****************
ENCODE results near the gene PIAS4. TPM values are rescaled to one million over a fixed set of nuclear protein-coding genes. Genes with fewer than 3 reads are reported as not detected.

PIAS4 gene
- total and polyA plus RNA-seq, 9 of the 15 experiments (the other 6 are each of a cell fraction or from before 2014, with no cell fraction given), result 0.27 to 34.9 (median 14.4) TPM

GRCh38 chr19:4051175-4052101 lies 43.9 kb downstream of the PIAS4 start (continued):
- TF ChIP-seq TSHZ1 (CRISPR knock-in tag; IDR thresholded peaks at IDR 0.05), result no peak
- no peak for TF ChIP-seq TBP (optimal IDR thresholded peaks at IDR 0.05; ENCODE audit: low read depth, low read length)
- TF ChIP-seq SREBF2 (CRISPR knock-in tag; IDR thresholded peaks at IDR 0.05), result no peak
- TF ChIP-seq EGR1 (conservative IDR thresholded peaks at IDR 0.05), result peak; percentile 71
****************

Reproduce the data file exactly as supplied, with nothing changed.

ENCODE results near the gene PIAS4. TPM values are rescaled to one million over a fixed set of nuclear protein-coding genes. Genes with fewer than 3 reads are reported as not detected.

PIAS4 gene
- total and polyA plus RNA-seq, 9 of the 15 experiments (the other 6 are each of a cell fraction or from before 2014, with no cell fraction given), result 0.27 to 34.9 (median 14.4) TPM

GRCh38 chr19:4051175-4052101 lies 43.9 kb downstream of the PIAS4 start (continued):
- TF ChIP-seq TSHZ1 (CRISPR knock-in tag; IDR thresholded peaks at IDR 0.05), result no peak
- no peak for TF ChIP-seq TBP (optimal IDR thresholded peaks at IDR 0.05; ENCODE audit: low read depth, low read length)
- TF ChIP-seq SREBF2 (CRISPR knock-in tag; IDR thresholded peaks at IDR 0.05), result no peak
- TF ChIP-seq EGR1 (conservative IDR thresholded peaks at IDR 0.05), result peak; percentile 71